The bare halls and the view that you can admire from the terrace are very striking. From the Fortress of Tentennano you can admire also a beautiful view over Rocca d'Orcia,a village leaning against the rock and built on a steep slope. If you reach it from the top, you will first meet with the Parish of San Simeone, which dates back to 200 and kept important works of art, robbed in the eighties. A flight runs down to the Main Village ( Borgo Maestro ), where you can visit the Church of the Madonna del Palazzo ( used today as a residence ), the Square with the tank dating back to early Middle Ages and restored in 1262, which, in the eighth century, was called the most beautiful vase of Siena's state; the church of The Madonna delle Grazie by Manno and the ruins of the Town Hall. There is also a small Folk Wisdom Museum .

From Rocca d'Orcia a suggestive walk runs down to the exposed gravely river bed of Orcia Valley . You must go down following the asphalt road towards the national road 323, and there turn left following a downhill dirt road ( dead-end sign ), which descends between wood and fields and leads to Molino Farm. You can easily reach it by car. You must descend again following the cart road among the fields, which leads to an ancient mill encircled by vegetation, and to the picturesque course of the Orcia, at the entrance of its defiles. On the right there are the ruins of a travertine bridge, destroyed by a flood in 1929, and the ruins of a footbridge, built in place of it, but collapsed in its turn.

The valley, with its river flowing in a rocky bed, is very suggestive; from there you can sight herons and kestrels and you can go for beautiful walks. Once you crossed the river, on a cement path, you can reach on the left the castle of Ripa d'Orcia and on the right Bagno Vignoni ( it takes little more than half an hour to cover each itinerary ). Taking the path on the left, marked by a sign, which starts from Molino Farm and goes through the left orographic bank of the defiles, you reach another marked path which goes up on the left, in Scarceta and Montelaccio's scrub. If you reach Finocchietti Farm, you can return on the left, to Castiglione d'Orcia, completing in this way an itinerary which takes about three hours. During this walk you can admire the beautiful ilex wood and the panoramas over Ripa d'Orcia, a mighty castle, owned at first by Salimbeni and then by Siena Republic .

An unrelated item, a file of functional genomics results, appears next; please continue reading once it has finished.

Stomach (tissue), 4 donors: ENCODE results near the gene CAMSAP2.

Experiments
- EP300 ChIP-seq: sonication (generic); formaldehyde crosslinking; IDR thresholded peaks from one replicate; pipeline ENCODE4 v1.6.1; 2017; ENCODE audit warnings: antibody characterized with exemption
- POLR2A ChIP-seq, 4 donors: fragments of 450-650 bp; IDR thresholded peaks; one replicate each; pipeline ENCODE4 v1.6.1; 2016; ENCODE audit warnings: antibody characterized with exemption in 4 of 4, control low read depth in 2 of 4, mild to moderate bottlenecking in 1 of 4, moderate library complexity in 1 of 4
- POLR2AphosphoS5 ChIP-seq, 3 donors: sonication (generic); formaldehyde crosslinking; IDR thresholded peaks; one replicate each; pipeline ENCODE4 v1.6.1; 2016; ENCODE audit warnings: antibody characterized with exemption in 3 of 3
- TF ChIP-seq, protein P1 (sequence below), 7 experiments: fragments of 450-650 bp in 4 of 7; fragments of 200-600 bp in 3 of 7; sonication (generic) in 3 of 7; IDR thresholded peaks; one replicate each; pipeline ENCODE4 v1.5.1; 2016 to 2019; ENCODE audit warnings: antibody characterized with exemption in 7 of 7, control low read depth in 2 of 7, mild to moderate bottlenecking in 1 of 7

Turned in a farm and today in a restaurant, it is one of the most striking fortresses of this region. You can reach it by car leaving Cassia Road near San Quirico and following a beautiful dirt road which skirts the Village of Vignoni .

From the entrance of Ripa d'Orcia's Fortress ( to visit it you must apply to the owners), on the left a path rises in few metres to a spectacular natural balcony on Orcia and Amiata's defiles. Up the town the territory of Castiglione d'Orcia is characterized by wide rises, partly cultivated and partly used as grazing lands; the road to Vivo and Amiata and the aqueduct of Siena run across them.